Variable Pricing

Variable pricing is a core feature of Easy Digital Downloads that allows you to define custom price options that are specific to a single product. This functionality is a subset of  creating a product.

While variable pricing is optional, many stores depend on its functionality to provide a range of purchase options for their customers. Variable pricing oftentimes makes more sense than having separate, related product entries.

Below, we'll outline what variable pricing is [and is not], its additional settings, front-end behavior, use cases, extension integrations, and more.

What is variable pricing?

As mentioned above, variable pricing gives you the ability to add multiple purchase options to a single product in your store. Let's look at the two basic ways to implement variable pricing.

Standard variable pricing

When setting up a new product, variable pricing is not enabled by default. The price of your new product is set to $0.00 by default and will remain as such until you change the price, or enable variable pricing.

To enable variable pricing, you must tick the checkbox labeled Enable variable pricing in the Download Prices section.

Upon enabling variable pricing, a new interface will appear that allows you to enter information about a pricing option one row at a time. At a minimum, each row needs an option name. If the price field is left blank, the price for that option is assumed to be $0.00.

Additionally, after creating multiple pricing options, you can set one particular option as the default by clicking the radio button for the corresponding price option under the Default column.

Here's an example of a product that uses variable pricing with three price options, one of which is set as the default selection for customers.

This product configuration will allow the customer to purchase either Option One, Option Two, or Option Three. Option Two will be selected by default, though the customer can easily select a different option. The front-end purchase button display will look similar to this:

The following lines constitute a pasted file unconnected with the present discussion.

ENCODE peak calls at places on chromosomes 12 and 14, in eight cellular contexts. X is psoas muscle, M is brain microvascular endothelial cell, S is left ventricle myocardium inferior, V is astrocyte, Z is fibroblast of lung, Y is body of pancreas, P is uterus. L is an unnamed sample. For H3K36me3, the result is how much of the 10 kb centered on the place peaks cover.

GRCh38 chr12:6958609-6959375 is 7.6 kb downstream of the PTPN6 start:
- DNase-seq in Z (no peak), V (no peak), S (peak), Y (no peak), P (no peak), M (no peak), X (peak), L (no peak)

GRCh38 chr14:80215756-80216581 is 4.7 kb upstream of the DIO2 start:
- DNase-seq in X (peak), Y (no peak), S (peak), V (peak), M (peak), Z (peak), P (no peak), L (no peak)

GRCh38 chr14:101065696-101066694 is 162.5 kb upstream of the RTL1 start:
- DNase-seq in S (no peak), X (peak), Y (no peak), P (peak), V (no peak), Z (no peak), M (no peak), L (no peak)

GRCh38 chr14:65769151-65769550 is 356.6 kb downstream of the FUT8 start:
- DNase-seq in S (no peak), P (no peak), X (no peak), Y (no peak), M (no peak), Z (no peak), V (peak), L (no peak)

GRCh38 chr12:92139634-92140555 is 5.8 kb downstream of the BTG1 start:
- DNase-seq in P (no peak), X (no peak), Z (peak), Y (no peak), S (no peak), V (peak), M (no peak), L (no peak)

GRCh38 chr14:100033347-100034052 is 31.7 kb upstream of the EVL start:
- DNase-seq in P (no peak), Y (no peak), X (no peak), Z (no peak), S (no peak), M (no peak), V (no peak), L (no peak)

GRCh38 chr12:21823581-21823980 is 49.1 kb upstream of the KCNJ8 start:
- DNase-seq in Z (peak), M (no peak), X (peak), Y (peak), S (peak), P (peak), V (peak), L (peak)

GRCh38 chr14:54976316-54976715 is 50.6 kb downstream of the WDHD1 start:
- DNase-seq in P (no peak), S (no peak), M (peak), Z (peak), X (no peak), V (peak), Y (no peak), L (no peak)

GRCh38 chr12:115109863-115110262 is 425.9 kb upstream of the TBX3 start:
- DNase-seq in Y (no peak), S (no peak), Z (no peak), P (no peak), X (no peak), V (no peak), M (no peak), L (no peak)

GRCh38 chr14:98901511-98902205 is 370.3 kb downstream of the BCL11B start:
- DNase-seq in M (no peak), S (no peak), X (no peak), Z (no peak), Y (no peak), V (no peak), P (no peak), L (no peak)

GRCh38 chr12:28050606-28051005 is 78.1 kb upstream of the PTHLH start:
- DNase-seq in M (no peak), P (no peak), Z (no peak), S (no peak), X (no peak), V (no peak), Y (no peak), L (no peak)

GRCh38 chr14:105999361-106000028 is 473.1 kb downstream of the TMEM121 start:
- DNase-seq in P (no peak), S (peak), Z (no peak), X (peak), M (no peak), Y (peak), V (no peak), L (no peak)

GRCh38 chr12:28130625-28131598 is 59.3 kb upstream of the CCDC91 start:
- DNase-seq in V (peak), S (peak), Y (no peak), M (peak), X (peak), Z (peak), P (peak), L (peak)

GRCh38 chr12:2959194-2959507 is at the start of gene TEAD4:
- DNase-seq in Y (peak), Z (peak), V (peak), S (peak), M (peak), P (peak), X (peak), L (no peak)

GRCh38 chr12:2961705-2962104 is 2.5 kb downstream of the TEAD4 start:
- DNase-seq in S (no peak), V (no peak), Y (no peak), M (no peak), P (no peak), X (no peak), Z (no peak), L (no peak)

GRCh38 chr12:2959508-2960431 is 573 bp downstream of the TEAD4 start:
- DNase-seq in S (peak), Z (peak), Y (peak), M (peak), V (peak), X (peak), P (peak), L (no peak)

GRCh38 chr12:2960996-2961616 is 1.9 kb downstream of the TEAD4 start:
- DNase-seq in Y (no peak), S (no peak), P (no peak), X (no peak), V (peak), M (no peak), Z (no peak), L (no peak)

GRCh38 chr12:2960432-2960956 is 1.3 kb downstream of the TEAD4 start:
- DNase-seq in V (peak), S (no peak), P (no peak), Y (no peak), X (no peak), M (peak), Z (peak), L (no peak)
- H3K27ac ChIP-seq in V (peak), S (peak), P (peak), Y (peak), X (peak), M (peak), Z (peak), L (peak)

Notice that the values you provide for Option Name and Price are used as the labels for the radio buttons. Likewise, the price option you selected as Default will automatically be selected when the page loads.

From here, the customer can either click the purchase button, leaving the selection as-is, or select a different price option before proceeding. In this standard configuration, only one price option can be selected by the customer. That leads us to the next setting you may have seen in previous screenshots.

Multi-option purchase mode

When you tick the checkbox to enable variable pricing, another checkbox will display below it labeled  Enable multi-option purchase mode. Allows multiple price options to be added to your cart at once.

As the label states, multi-option purchase mode allows the customer to select more than one price option at a time for purchase. Ticking this checkbox will not change anything on the edit screen about how you configure your price options. However, it will change the front-end purchase button to display the price options as checkboxes instead of radio buttons.

This simple change takes advantage of the nature of HTML. In a single HTML form, grouped checkboxes allow for multiple selections at once, while grouped radio buttons do not.

Simply put, the state of your multi-option purchase mode setting determines whether or not your customers can purchase more than one price option [of a single product] at a time.

Note: the front-end display order of your price options can be controlled by clicking and dragging the direction icon that appears to the left of each price option on the edit screen.

Associated product files

Price options do not have to be associated with product files because Easy Digital Downloads itself does not require products to have files. However, when product files are present, you have control over how these files are associated with your new price options.

When you previously ticked the checkbox to enable variable pricing, another change to the interface occurred that you may not have noticed. In the Download Files section, a new column called Price Assignment was added to the File Downloads area allowing you to directly associate a product file to a price option that has already been created.

Notice that the Price Assignment select menu, which will display for each product file row, has a populated list of your defined price options as well as an All selection. All, the default selection, means that regardless of what price option the customer purchases, this file will be distributed with the purchase. If you do not configure the Price Assignment, this is the standard behavior.

To associate a product file with one particular price option, you'd select it from this menu. Doing so guarantees that the file will only be distributed to the customer if the associated price option is purchased. No other price option purchase will distribute that file.

Here is an example of a product that has one general product file, and an additional product file associated with each price option:

With this configuration, assuming the customer only purchases one price option, he or she will always receive two product files regardless of which price option is purchased: 

download-item and download-item-{one/two/three}

Variable pricing with Bundles